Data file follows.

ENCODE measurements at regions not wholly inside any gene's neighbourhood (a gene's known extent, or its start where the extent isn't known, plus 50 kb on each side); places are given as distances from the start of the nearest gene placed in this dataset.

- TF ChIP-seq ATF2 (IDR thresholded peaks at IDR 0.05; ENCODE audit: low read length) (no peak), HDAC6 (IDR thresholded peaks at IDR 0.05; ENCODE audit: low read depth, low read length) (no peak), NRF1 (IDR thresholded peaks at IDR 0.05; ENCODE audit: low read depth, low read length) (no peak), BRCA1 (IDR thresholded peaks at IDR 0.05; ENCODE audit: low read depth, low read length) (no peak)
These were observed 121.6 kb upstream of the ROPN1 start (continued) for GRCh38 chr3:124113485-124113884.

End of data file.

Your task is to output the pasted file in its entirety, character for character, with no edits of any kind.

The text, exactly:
ENCODE measurements at regions not wholly inside any gene's neighbourhood (a gene's known extent, or its start where the extent isn't known, plus 50 kb on each side); places are given as distances from the start of the nearest gene placed in this dataset.

- TF ChIP-seq ATF2 (IDR thresholded peaks at IDR 0.05; ENCODE audit: low read length) (no peak), HDAC6 (IDR thresholded peaks at IDR 0.05; ENCODE audit: low read depth, low read length) (no peak), NRF1 (IDR thresholded peaks at IDR 0.05; ENCODE audit: low read depth, low read length) (no peak), BRCA1 (IDR thresholded peaks at IDR 0.05; ENCODE audit: low read depth, low read length) (no peak)
These were observed 121.6 kb upstream of the ROPN1 start (continued) for GRCh38 chr3:124113485-124113884.